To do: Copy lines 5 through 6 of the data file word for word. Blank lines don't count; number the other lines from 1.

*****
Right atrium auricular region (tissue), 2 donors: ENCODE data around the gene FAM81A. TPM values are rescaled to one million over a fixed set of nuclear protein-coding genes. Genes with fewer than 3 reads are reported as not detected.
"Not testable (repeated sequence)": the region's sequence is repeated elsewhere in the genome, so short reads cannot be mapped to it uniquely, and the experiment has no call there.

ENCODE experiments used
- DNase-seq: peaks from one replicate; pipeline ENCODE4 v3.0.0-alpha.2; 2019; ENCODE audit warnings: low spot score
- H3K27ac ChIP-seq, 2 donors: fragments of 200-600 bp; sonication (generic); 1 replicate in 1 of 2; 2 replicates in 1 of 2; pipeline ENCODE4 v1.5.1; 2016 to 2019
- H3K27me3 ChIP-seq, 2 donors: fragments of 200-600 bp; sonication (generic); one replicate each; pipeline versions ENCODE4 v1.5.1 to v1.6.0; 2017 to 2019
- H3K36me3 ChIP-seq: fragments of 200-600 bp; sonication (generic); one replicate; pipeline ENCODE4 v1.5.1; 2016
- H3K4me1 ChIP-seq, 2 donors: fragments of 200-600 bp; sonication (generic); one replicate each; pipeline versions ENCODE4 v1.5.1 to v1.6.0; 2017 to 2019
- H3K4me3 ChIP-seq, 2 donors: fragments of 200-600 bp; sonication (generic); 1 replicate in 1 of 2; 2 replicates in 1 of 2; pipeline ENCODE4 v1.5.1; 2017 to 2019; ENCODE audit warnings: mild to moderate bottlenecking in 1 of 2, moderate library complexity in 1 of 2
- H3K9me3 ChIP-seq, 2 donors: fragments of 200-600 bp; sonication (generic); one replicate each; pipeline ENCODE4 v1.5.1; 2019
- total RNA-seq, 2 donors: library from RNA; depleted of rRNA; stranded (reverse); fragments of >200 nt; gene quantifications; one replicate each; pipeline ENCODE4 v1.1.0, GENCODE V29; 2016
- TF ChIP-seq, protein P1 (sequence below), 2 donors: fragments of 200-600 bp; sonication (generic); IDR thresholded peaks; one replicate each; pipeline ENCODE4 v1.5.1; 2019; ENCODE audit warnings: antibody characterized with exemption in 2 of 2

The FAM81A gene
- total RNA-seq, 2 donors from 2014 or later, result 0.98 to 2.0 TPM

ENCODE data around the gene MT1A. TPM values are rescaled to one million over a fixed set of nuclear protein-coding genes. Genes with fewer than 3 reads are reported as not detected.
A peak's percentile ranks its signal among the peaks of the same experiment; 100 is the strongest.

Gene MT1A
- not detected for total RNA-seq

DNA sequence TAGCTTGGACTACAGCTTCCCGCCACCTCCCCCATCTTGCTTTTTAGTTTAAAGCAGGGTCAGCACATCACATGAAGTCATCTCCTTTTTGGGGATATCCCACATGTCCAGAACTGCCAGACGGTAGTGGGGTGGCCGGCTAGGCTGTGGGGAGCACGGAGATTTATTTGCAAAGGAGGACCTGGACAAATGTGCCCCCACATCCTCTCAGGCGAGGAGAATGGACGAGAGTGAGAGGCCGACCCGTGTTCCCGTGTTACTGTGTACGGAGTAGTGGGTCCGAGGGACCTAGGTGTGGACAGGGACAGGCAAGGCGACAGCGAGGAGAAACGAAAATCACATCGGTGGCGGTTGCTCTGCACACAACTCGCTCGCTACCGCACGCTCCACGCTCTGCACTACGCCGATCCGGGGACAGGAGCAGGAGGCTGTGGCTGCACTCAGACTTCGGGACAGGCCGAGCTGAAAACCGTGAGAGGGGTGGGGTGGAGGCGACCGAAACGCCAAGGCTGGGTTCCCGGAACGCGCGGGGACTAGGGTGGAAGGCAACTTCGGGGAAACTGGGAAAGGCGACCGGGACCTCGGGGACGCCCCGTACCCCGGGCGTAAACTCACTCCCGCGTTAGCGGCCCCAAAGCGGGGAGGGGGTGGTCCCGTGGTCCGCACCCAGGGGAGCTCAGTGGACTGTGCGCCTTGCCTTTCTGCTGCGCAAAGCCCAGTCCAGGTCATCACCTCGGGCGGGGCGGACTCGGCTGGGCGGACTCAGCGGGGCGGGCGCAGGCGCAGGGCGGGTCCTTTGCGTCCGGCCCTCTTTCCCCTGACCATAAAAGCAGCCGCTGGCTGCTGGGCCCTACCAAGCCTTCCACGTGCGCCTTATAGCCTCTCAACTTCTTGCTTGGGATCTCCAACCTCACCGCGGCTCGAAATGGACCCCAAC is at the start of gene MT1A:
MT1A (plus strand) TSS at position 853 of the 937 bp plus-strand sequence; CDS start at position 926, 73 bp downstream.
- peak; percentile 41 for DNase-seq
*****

- H3K27ac ChIP-seq, 2 donors: fragments of 200-600 bp; sonication (generic); 1 replicate in 1 of 2; 2 replicates in 1 of 2; pipeline ENCODE4 v1.5.1; 2016 to 2019
- H3K27me3 ChIP-seq, 2 donors: fragments of 200-600 bp; sonication (generic); one replicate each; pipeline versions ENCODE4 v1.5.1 to v1.6.0; 2017 to 2019